June 16 monthly meeting and called a July 2 special meeting to review six more.
Group chairwoman Melanie Nickel told the packed room at San Diego Community College’s West Campus that discussion on the agendized items was not to be about the pros and cons of medical marijuana, but about whether or not proposed cooperatives fit in with the Midway Community Plan now being updated.
“We will focus on land use, health and safety, parking and security,” said Nickel noting the group’s job was merely to make recommendations as to whether applicant’s projects comply with the community’s general plan. She added it’s not the advisory group’s purview to rule on whether applicants meet the standards of the new medical marijuana cooperative ordinance. That, she said, is something to be decided later by the City Council.
Nickel’s statement was well received by meeting participants, who consisted primarily of medical-marijuana advocates and hopefuls of cooperative operations.
The new City Council ordinance allows cooperatives to operate only in industrial-zoned areas removed from residences and youth-oriented facilities.
Cooperatives are not allowed within 1,000 feet of schools, churches, public parks, playgrounds, minor-oriented facilities or one another.
Conflicting jurisdictions and rules for medical marijuana, which vary from state to state — and remain illegal under fedaral law — have left its use in legal limbo. In 1996, California voters passed Proposition 215, making it the first state in the union to allow for the medical use of marijuana. Since then, 19 more states, and the District of Columbia, have enacted similar laws.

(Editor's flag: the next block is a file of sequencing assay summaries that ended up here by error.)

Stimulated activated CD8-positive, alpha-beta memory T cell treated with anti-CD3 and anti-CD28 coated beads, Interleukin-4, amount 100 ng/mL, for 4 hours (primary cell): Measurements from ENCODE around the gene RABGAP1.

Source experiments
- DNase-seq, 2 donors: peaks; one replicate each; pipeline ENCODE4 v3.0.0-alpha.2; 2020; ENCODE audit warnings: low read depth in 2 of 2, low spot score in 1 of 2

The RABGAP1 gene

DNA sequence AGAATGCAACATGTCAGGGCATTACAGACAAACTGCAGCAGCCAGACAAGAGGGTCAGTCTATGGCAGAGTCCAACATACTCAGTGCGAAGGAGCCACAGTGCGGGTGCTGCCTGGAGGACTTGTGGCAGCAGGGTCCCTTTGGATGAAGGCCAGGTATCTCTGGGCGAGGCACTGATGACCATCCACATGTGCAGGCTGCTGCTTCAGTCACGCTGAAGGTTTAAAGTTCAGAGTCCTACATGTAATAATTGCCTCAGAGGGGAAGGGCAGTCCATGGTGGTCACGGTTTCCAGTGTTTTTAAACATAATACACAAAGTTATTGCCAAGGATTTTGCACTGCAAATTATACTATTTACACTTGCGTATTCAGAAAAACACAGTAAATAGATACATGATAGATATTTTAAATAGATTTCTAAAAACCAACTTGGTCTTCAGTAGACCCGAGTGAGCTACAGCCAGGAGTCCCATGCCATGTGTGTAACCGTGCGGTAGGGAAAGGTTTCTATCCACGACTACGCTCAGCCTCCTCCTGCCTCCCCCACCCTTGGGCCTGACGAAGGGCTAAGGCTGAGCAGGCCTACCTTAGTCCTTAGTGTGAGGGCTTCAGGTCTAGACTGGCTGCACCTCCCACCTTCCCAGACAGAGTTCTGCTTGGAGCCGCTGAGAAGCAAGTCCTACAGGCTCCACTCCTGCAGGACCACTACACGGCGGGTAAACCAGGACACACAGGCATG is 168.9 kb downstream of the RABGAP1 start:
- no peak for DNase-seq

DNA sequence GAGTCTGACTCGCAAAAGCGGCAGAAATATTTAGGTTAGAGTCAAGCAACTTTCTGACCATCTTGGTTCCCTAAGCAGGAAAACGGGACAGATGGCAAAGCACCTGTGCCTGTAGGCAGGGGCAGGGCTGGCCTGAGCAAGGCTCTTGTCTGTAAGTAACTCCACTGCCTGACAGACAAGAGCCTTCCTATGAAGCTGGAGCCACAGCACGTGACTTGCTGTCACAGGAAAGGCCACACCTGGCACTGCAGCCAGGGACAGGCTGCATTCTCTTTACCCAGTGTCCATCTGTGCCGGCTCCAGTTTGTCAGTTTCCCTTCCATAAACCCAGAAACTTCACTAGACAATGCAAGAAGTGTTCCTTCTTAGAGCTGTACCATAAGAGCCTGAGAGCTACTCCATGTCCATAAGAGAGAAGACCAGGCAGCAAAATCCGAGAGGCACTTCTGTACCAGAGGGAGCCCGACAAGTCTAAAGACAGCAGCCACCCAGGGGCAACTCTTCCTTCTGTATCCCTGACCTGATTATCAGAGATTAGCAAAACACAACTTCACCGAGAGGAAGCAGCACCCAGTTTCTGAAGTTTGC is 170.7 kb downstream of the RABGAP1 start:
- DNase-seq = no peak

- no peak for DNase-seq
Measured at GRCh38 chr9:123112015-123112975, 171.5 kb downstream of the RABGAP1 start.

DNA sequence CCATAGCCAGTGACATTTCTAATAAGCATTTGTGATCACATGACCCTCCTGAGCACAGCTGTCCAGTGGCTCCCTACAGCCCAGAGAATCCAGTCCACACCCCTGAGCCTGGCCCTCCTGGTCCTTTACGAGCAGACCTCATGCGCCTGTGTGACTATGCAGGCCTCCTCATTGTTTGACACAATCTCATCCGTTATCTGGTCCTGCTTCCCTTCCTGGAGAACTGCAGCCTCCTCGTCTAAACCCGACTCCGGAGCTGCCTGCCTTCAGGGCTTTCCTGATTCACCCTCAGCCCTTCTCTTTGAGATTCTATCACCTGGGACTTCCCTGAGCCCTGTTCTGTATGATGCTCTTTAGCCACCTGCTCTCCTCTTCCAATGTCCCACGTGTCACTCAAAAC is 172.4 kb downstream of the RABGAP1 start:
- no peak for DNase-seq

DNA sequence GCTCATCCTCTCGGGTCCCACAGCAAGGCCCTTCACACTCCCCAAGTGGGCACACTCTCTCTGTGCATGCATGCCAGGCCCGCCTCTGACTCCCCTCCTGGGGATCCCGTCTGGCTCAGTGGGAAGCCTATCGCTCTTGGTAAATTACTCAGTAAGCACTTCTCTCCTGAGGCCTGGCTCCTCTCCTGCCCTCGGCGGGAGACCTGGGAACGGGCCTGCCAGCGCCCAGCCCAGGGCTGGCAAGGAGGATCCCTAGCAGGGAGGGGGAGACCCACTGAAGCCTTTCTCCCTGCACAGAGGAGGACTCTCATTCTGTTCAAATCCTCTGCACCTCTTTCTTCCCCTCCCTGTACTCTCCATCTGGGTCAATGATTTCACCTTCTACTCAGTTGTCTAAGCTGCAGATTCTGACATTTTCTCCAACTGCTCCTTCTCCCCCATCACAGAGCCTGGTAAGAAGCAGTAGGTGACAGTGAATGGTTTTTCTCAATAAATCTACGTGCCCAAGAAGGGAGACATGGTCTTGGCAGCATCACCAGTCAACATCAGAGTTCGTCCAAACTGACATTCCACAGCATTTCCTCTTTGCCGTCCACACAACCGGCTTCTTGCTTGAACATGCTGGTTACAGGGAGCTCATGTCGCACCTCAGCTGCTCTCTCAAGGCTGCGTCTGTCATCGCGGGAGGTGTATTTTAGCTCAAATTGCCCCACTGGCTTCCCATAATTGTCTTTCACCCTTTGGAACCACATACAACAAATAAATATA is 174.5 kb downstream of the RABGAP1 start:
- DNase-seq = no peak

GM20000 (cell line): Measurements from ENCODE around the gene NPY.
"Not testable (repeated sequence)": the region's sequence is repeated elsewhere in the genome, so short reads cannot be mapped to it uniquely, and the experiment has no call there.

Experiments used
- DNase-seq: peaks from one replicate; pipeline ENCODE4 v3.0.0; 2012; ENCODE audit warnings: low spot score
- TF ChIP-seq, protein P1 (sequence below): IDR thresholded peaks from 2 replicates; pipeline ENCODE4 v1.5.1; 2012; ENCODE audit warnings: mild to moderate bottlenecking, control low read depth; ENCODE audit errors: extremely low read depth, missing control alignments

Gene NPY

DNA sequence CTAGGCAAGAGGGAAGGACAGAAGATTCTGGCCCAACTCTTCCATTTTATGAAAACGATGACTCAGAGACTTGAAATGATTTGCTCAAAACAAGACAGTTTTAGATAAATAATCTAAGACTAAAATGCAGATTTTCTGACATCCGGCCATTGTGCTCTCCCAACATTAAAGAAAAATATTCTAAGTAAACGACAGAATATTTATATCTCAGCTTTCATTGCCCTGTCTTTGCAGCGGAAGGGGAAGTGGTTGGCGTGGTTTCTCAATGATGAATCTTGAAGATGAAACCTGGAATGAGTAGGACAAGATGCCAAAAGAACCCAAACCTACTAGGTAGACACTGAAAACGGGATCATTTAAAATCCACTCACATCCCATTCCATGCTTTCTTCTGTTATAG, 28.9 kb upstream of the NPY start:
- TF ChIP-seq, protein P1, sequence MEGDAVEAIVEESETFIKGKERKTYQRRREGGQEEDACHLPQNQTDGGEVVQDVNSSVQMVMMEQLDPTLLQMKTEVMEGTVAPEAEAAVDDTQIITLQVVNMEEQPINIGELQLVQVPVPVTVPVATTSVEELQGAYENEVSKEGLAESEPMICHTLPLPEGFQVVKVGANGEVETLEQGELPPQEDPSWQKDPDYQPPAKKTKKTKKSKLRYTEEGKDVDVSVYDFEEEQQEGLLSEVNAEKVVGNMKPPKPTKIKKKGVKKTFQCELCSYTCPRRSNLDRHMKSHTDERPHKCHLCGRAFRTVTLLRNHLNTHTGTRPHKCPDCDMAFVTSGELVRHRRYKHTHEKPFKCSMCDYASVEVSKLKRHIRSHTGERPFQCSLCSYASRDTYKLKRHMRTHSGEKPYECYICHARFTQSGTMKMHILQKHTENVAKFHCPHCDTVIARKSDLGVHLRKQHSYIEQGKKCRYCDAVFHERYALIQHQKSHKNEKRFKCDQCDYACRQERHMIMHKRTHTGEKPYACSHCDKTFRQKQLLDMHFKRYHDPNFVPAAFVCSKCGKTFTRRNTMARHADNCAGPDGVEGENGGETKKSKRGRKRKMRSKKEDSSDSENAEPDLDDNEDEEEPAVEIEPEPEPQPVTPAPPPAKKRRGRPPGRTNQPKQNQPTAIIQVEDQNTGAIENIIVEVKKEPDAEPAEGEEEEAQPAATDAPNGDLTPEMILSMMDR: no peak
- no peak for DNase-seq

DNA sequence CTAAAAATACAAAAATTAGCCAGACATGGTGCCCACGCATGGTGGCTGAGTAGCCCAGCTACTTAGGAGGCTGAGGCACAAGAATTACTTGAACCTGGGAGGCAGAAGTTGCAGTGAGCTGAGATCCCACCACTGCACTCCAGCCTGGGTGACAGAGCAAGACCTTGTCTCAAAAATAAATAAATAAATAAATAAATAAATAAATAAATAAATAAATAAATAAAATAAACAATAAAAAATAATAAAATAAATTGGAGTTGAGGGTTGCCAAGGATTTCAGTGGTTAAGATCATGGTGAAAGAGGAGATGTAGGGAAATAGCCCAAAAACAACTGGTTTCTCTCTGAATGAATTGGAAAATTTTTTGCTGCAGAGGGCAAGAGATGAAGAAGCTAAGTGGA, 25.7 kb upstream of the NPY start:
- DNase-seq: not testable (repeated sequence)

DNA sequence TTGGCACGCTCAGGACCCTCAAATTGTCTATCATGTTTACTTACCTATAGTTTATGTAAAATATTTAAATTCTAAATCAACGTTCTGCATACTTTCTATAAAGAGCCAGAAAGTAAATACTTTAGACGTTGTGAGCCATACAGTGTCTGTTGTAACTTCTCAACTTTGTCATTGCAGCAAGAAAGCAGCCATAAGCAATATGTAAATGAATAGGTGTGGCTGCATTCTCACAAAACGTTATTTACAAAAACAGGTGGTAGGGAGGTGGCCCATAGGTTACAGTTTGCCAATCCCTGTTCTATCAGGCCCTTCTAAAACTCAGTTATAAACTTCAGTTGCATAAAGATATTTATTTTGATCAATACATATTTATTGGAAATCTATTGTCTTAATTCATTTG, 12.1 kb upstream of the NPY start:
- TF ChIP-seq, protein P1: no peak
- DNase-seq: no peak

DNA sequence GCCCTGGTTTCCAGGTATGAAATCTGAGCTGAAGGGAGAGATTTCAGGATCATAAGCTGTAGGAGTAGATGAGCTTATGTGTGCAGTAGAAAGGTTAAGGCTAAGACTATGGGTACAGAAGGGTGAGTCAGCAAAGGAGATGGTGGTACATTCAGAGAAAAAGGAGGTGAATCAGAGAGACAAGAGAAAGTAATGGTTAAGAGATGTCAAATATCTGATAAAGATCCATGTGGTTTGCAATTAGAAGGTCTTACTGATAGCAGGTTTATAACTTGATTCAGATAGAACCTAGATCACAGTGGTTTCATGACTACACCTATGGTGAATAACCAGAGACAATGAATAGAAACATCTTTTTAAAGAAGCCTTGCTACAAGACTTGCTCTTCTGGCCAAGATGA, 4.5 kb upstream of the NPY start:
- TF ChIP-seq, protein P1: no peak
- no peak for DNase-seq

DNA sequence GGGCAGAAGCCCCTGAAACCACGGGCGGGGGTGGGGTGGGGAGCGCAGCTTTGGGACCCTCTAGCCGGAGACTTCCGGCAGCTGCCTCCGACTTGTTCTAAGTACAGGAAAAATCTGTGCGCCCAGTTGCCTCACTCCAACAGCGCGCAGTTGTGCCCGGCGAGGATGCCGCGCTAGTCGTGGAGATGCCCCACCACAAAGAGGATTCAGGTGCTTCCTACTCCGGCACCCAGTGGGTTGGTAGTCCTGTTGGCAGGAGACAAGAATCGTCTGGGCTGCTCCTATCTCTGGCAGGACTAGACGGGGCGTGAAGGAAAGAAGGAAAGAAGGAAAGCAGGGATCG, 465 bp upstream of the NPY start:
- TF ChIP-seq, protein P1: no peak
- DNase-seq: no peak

But marijuana at the federal level remains classified as a Schedule I substance — considered to have a high potential for dependency and no accepted medical use — making its distribution a federal offense.
The Obama administration has sent a memo to federal prosecutors encouraging them not to prosecute people who distribute marijuana for medical purposes in accordance with state law.
The first two cooperative applications dealt with by Midway planners in June are located at 3430 Hancock St. and 3570-3572 Hancock St. After presentations by applicants on both projects, and discussion among planning group members of their merits, the two were conditionally approved by wide vote margins of 8-2-1 and 9-1-1, respectively.
One point of concern that among planners’ discussion of both cooperatives was whether either would be considered to be too close to youth-oriented facilities to be legal under the city’s new ordinance.
In question is whether both proposed cooperatives would be too near the Valley View Casino Center (formerly the San Diego Sports Arena) and nearby Rock and Roll San Diego, a building housing a music camp, either of which could be construed as “youth oriented” under current city guidelines.
Midway planners insisted that they expect cooperative applicants to come forward with complete plans prepared to discuss questions related to their providing ample parking and security for their facilities.
Planners were also concerned that applicants leasing portions of buildings for medical marijuana cooperatives not be allowed to expand beyond their designated areas.